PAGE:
I run two instances of qmail-smtpd,
I offer virus and spam scanning for my clients, at an additional charge. For the clients who
subscribe to this service I set their mx record to a.mx.standblue.net (smtpd-a). Everyone
else has their mx record set to b.mx.standblue.net (smtpd-b). The
file has QMAILQUEUE defined and passes all incoming mail through qmail-scanner. Mail destined for domains with an mx record
of b.mx.standblue.net gets passed straight through to the queue, no checking.
Of course, the customers who aren't paying for spam blocking are getting the benefits of what
I blacklist in
/var/qmail/control/badmailfrom. With the badmailfrom-env patch
I added a line to the
/service/smtpd-b/run file that specified a different
file to use for badmailfrom.
QMAILDUID=`id -u qmaild`
NOFILESGID=`id -g qmaild`
exec /usr/local/bin/softlimit -m 30000000 \
tcpserver -vR -l b.mx.standblue.net -x /service/smtpd-a/tcp.cdb -c "$MAXSMTPD" \
-u "$QMAILDUID" -g "$NOFILESGID" 22.214.171.124 smtp qmail-smtpd 2>&1
Now I can maintain completely separate badmailfrom lists for the two qmail-smtpd services.
Of course, thats just one way the patch can be used. Another would be to specify different badmailfrom files based on where the message is coming from. For example, I have noticed recently that users have been receiving lots of spam from the aol.com networks. Much of the spam has sender addresses from yahoo.com and hotmail, which is obviously not right. You want to still be able to receive mail from users at yahoo.com and hotmail, but not if its being sent from the aol.com network.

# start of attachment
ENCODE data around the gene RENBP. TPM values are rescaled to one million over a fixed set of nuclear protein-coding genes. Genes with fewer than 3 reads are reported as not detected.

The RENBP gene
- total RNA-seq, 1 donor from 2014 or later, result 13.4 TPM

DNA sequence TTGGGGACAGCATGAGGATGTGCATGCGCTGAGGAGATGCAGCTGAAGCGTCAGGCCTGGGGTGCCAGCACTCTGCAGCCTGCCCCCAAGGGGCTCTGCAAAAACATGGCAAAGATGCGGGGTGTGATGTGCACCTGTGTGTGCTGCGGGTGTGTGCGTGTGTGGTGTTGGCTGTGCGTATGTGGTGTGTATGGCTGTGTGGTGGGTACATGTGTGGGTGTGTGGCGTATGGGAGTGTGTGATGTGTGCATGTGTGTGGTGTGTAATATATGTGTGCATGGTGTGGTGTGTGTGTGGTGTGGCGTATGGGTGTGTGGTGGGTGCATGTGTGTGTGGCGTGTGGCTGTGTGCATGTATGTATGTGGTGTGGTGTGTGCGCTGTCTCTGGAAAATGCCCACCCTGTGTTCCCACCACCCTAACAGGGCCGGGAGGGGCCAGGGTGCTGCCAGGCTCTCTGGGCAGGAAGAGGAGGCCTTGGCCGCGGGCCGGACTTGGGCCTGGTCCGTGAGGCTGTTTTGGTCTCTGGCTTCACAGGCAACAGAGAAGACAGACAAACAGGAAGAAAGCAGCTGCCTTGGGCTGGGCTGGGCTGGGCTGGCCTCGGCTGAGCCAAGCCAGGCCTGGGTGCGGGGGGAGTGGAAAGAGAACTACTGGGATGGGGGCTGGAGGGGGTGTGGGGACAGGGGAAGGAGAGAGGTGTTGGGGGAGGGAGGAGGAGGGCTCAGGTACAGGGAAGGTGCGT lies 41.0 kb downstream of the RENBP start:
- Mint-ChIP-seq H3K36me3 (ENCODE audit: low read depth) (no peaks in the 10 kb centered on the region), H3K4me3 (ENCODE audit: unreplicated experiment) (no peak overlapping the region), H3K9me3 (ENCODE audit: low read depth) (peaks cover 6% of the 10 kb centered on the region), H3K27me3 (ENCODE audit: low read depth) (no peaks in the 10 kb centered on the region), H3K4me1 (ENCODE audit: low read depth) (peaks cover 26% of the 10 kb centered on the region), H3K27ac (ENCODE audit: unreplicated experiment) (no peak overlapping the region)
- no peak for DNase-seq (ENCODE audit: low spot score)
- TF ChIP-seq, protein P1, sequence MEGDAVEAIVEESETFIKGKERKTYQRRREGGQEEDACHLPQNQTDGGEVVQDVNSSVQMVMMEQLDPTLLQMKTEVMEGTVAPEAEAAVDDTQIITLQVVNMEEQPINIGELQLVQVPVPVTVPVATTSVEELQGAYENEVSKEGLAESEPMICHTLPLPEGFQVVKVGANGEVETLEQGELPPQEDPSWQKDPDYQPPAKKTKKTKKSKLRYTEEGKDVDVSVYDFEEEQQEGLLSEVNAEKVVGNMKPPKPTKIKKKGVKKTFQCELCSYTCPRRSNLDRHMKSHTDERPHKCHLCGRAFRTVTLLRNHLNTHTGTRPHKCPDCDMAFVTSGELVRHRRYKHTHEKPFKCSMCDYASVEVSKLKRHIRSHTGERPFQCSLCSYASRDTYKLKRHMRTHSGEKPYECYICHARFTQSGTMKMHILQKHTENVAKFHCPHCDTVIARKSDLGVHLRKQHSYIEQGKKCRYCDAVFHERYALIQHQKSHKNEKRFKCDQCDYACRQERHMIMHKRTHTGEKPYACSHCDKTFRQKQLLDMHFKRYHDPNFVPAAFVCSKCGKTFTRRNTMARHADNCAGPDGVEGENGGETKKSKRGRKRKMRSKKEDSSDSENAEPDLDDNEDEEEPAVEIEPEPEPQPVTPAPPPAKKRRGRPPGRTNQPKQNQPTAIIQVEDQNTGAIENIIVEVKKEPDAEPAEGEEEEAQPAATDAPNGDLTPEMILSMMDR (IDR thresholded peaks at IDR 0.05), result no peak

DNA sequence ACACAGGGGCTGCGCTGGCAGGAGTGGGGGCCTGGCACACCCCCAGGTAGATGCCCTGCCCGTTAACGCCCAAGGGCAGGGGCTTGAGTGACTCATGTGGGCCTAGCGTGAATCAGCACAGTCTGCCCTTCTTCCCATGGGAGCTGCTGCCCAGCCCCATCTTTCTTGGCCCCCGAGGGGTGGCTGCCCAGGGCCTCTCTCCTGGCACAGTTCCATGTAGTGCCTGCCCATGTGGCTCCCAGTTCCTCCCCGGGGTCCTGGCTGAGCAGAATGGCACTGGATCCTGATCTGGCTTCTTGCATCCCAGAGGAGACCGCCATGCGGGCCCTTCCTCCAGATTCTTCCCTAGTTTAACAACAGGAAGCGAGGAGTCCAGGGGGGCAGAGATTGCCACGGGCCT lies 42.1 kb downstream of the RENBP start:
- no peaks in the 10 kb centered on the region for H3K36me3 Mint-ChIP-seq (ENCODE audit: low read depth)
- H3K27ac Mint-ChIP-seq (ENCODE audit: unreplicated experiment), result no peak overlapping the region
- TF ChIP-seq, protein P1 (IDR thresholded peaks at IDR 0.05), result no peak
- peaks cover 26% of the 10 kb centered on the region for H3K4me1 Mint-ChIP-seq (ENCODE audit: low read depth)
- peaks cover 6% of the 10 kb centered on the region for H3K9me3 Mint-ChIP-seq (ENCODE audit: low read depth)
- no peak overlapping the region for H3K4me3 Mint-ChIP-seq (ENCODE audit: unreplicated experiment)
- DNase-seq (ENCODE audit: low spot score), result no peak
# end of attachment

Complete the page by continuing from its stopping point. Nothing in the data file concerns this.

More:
The following line can be added to your tcprules file to prevent this from happening:
Then, create a
/var/qmail/control/badmailfrom-aol file with the following:
Don't forget to recompile your tcprules file.
Another way to approach this would be to list @yahoo.com and @hotmail.com in your
global badmailfrom file, then have a line in your tcprules file that changed the
badmailfrom file to one that doesn't list @yahoo.com or @hotmail.com:
shell$ cat /service/smtpd-a/tcp
Using this method messages with a envelope sender from @yahoo.com can only come from an ip address that reverse resolves to *.yahoo.com . Note that anyone with control of their reverse dns can set an ip to reverse resolve to something under .yahoo.com. Read Russell Nelson's qmail list post about this.
This is not necessarily a recommendation, but rather an example of things that can be done.
Note: If you apply the badmailfrom-env-qregex patch then qmail-smtpd will also look for a BADMAILTO environment variable before it uses control/badmailto.
For the vanilla patch, badmailfrom-env,
simply copy the file to your qmail-1.03 source directory and run the following
shell$ patch < badmailfrom-env.patch
The badmailfrom-env-qregex patch requires
that you have already applied the qregex
patch to your qmail sources. After that, apply the badmailfrom-env-qregex patch:
Finally, stop qmail,
shell$ patch < badmailfrom-env-qregex.patch
make setup check, restart qmail.